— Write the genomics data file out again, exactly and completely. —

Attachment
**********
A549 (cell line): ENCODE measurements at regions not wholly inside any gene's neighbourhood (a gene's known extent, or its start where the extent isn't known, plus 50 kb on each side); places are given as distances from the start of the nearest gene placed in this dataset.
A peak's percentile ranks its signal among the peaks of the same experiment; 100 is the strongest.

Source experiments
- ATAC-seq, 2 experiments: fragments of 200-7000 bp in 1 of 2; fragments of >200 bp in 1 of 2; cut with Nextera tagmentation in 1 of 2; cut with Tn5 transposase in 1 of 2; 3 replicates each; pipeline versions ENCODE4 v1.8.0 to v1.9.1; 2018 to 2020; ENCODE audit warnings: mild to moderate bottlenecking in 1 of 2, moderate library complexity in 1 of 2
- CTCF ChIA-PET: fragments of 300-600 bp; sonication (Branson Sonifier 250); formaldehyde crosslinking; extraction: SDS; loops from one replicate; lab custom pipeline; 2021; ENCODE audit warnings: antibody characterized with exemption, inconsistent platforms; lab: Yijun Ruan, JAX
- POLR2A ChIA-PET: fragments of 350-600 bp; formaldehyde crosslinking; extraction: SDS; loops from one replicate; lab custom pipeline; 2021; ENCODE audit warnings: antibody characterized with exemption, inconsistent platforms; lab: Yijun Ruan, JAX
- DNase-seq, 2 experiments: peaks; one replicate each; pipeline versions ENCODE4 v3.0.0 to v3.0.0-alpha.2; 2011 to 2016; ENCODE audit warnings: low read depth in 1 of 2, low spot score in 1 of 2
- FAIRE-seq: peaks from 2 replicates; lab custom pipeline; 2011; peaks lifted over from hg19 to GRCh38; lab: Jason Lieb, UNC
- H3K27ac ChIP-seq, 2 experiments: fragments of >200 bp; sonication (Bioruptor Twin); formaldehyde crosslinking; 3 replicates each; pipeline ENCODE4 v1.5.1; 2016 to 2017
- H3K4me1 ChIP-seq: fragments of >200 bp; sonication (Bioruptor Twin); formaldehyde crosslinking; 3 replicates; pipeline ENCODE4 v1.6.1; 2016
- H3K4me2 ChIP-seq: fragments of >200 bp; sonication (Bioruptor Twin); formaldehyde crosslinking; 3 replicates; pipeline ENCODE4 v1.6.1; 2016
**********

A549 (cell line): ENCODE measurements at regions not wholly inside any gene's neighbourhood (a gene's known extent, or its start where the extent isn't known, plus 50 kb on each side); places are given as distances from the start of the nearest gene placed in this dataset.
A peak's percentile ranks its signal among the peaks of the same experiment; 100 is the strongest.

Source experiments
- ATAC-seq, 2 experiments: fragments of 200-7000 bp in 1 of 2; fragments of >200 bp in 1 of 2; cut with Nextera tagmentation in 1 of 2; cut with Tn5 transposase in 1 of 2; 3 replicates each; pipeline versions ENCODE4 v1.8.0 to v1.9.1; 2018 to 2020; ENCODE audit warnings: mild to moderate bottlenecking in 1 of 2, moderate library complexity in 1 of 2
- CTCF ChIA-PET: fragments of 300-600 bp; sonication (Branson Sonifier 250); formaldehyde crosslinking; extraction: SDS; loops from one replicate; lab custom pipeline; 2021; ENCODE audit warnings: antibody characterized with exemption, inconsistent platforms; lab: Yijun Ruan, JAX
- POLR2A ChIA-PET: fragments of 350-600 bp; formaldehyde crosslinking; extraction: SDS; loops from one replicate; lab custom pipeline; 2021; ENCODE audit warnings: antibody characterized with exemption, inconsistent platforms; lab: Yijun Ruan, JAX
- DNase-seq, 2 experiments: peaks; one replicate each; pipeline versions ENCODE4 v3.0.0 to v3.0.0-alpha.2; 2011 to 2016; ENCODE audit warnings: low read depth in 1 of 2, low spot score in 1 of 2
- FAIRE-seq: peaks from 2 replicates; lab custom pipeline; 2011; peaks lifted over from hg19 to GRCh38; lab: Jason Lieb, UNC
- H3K27ac ChIP-seq, 2 experiments: fragments of >200 bp; sonication (Bioruptor Twin); formaldehyde crosslinking; 3 replicates each; pipeline ENCODE4 v1.5.1; 2016 to 2017
- H3K4me1 ChIP-seq: fragments of >200 bp; sonication (Bioruptor Twin); formaldehyde crosslinking; 3 replicates; pipeline ENCODE4 v1.6.1; 2016
- H3K4me2 ChIP-seq: fragments of >200 bp; sonication (Bioruptor Twin); formaldehyde crosslinking; 3 replicates; pipeline ENCODE4 v1.6.1; 2016